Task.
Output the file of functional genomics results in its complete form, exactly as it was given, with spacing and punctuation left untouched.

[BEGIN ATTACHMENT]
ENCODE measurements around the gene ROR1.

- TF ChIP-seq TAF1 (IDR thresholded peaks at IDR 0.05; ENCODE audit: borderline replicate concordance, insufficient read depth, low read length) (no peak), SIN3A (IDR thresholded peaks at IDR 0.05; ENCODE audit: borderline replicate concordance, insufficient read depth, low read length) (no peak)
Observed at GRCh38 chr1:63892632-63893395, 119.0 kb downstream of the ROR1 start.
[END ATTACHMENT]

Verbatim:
ENCODE measurements around the gene ROR1.

- TF ChIP-seq TAF1 (IDR thresholded peaks at IDR 0.05; ENCODE audit: borderline replicate concordance, insufficient read depth, low read length) (no peak), SIN3A (IDR thresholded peaks at IDR 0.05; ENCODE audit: borderline replicate concordance, insufficient read depth, low read length) (no peak)
Observed at GRCh38 chr1:63892632-63893395, 119.0 kb downstream of the ROR1 start.